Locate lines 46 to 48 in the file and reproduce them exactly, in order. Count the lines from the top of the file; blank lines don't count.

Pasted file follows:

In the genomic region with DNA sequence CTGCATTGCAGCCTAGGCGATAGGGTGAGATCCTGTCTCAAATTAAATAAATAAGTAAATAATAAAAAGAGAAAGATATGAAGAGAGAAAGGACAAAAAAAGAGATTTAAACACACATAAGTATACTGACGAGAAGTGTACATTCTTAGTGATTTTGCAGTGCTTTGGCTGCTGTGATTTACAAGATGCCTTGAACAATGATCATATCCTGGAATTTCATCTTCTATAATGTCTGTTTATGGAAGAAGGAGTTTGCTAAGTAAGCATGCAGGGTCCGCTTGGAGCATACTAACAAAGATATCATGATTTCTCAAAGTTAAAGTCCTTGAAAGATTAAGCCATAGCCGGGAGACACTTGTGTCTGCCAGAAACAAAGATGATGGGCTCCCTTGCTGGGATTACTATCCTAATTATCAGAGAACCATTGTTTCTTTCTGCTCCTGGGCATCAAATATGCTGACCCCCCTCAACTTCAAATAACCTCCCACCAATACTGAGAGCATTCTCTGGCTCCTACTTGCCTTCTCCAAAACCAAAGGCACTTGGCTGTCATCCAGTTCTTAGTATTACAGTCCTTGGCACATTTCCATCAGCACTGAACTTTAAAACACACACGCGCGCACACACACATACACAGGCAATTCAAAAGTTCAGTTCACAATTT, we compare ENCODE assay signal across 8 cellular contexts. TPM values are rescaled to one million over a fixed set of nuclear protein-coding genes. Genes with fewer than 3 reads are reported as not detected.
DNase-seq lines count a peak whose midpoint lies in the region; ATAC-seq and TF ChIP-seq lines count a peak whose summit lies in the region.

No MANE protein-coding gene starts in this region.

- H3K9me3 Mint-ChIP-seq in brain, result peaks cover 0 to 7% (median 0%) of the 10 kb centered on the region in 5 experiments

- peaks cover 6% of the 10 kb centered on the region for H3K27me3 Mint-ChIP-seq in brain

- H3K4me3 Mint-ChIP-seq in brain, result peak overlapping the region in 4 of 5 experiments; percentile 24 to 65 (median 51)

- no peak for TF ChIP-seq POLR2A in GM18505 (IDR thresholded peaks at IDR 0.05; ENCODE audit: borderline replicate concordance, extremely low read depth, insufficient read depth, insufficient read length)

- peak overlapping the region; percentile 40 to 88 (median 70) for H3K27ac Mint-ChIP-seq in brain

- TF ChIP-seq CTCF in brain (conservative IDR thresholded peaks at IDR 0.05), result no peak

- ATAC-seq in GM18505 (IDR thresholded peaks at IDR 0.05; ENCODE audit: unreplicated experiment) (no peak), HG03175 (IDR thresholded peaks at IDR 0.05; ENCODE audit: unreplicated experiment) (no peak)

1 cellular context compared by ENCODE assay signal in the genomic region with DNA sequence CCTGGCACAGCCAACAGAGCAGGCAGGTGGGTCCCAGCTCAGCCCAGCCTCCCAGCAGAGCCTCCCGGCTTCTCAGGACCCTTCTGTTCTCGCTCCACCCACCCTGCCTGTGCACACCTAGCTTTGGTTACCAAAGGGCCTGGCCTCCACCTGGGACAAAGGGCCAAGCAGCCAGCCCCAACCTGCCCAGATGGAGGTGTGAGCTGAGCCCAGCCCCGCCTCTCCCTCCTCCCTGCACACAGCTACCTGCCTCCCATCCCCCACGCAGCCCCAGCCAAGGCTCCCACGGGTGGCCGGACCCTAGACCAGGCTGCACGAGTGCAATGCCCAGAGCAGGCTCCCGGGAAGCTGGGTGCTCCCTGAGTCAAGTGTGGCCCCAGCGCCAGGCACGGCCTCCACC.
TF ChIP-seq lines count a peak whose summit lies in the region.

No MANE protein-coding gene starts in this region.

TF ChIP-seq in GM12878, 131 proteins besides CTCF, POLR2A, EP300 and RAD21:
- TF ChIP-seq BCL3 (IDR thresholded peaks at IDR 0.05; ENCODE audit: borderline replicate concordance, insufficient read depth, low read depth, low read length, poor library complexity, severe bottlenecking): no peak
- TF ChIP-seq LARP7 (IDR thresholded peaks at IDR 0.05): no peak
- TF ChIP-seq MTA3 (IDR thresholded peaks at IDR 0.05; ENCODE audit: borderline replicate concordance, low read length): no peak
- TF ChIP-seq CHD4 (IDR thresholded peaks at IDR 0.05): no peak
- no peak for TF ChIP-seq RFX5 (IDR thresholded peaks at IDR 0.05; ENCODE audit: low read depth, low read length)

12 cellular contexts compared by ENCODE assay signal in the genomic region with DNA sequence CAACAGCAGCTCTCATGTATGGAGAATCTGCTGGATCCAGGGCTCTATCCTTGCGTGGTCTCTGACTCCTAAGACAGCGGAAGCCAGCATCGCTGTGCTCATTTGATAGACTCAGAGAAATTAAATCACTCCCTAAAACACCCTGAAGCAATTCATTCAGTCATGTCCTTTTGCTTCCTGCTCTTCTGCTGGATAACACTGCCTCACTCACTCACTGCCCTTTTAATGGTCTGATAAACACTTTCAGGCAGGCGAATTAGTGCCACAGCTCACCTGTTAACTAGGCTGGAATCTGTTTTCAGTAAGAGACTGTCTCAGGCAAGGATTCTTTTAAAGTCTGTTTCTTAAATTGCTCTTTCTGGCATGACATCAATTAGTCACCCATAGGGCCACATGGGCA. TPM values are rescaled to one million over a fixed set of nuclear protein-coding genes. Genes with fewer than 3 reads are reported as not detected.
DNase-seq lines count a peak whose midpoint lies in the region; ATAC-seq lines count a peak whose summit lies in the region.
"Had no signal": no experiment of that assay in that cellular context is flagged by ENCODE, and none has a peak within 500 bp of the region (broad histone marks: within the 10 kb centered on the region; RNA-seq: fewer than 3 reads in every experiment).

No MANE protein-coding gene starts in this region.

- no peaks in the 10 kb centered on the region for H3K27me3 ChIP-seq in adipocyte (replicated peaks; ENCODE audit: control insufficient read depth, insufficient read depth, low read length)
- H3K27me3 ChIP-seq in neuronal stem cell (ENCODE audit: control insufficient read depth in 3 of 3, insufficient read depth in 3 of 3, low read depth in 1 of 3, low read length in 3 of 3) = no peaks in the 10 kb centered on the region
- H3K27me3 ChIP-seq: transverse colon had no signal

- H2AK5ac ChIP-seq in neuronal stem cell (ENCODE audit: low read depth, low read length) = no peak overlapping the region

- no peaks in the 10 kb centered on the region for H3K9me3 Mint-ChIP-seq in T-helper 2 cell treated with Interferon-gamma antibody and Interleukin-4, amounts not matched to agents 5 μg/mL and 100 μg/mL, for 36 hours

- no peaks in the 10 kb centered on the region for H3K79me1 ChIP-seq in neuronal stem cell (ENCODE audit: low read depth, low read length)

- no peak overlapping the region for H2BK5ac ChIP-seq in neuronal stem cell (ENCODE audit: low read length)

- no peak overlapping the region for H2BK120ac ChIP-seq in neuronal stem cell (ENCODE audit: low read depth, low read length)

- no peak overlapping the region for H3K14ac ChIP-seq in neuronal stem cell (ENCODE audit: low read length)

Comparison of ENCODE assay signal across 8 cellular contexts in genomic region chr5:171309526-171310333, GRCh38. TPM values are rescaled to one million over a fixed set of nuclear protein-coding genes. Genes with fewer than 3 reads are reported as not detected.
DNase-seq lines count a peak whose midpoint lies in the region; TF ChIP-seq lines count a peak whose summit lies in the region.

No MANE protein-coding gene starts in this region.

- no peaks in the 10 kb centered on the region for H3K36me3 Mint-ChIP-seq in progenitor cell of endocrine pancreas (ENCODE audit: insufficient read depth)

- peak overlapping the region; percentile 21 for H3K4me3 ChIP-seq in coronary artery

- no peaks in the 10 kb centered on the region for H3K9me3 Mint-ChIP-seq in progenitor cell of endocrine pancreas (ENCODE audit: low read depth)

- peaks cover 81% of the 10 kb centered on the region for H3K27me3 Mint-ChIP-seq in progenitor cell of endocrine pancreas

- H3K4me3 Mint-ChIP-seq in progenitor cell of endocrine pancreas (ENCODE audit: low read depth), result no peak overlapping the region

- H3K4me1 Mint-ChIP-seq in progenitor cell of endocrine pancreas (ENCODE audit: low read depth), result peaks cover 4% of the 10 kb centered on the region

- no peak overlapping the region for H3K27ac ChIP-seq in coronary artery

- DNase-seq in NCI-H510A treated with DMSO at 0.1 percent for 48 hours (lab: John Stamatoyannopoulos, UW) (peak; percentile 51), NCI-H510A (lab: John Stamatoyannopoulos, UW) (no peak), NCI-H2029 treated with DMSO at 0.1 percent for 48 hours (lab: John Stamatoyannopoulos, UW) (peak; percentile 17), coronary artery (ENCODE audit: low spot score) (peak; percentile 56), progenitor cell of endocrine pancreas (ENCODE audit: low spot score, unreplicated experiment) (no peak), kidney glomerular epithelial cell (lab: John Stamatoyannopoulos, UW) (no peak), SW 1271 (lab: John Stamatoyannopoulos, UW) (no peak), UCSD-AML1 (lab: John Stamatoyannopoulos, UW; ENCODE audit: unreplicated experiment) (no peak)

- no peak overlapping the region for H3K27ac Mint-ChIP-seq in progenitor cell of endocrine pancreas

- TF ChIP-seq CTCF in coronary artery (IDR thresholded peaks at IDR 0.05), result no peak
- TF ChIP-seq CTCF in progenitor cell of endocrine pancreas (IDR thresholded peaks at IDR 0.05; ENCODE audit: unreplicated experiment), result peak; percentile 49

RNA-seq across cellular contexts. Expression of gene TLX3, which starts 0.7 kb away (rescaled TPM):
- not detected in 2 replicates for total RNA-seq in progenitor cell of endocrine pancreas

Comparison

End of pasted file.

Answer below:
- TF ChIP-seq CTCF in progenitor cell of endocrine pancreas (IDR thresholded peaks at IDR 0.05; ENCODE audit: unreplicated experiment), result peak; percentile 49

RNA-seq across cellular contexts. Expression of gene TLX3, which starts 0.7 kb away (rescaled TPM):
- not detected in 2 replicates for total RNA-seq in progenitor cell of endocrine pancreas